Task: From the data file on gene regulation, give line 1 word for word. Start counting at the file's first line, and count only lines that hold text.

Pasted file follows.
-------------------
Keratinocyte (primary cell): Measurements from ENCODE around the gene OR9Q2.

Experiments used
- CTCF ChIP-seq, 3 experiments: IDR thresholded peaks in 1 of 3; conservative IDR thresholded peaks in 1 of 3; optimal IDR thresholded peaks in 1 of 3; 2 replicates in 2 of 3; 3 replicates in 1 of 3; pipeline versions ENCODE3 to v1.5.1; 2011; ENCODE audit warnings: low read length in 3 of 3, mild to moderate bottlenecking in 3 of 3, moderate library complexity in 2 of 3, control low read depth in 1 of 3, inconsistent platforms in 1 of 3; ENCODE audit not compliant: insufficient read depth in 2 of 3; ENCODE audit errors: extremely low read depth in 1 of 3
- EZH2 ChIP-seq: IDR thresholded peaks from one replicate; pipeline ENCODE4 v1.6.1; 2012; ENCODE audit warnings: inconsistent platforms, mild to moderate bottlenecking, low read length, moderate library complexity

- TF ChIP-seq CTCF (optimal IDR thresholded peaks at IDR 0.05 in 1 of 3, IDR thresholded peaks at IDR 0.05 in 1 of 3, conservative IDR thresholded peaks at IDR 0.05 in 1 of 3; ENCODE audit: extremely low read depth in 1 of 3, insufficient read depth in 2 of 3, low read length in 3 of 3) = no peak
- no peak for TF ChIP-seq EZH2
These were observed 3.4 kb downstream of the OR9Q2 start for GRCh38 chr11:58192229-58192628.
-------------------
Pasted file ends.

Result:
Keratinocyte (primary cell): Measurements from ENCODE around the gene OR9Q2.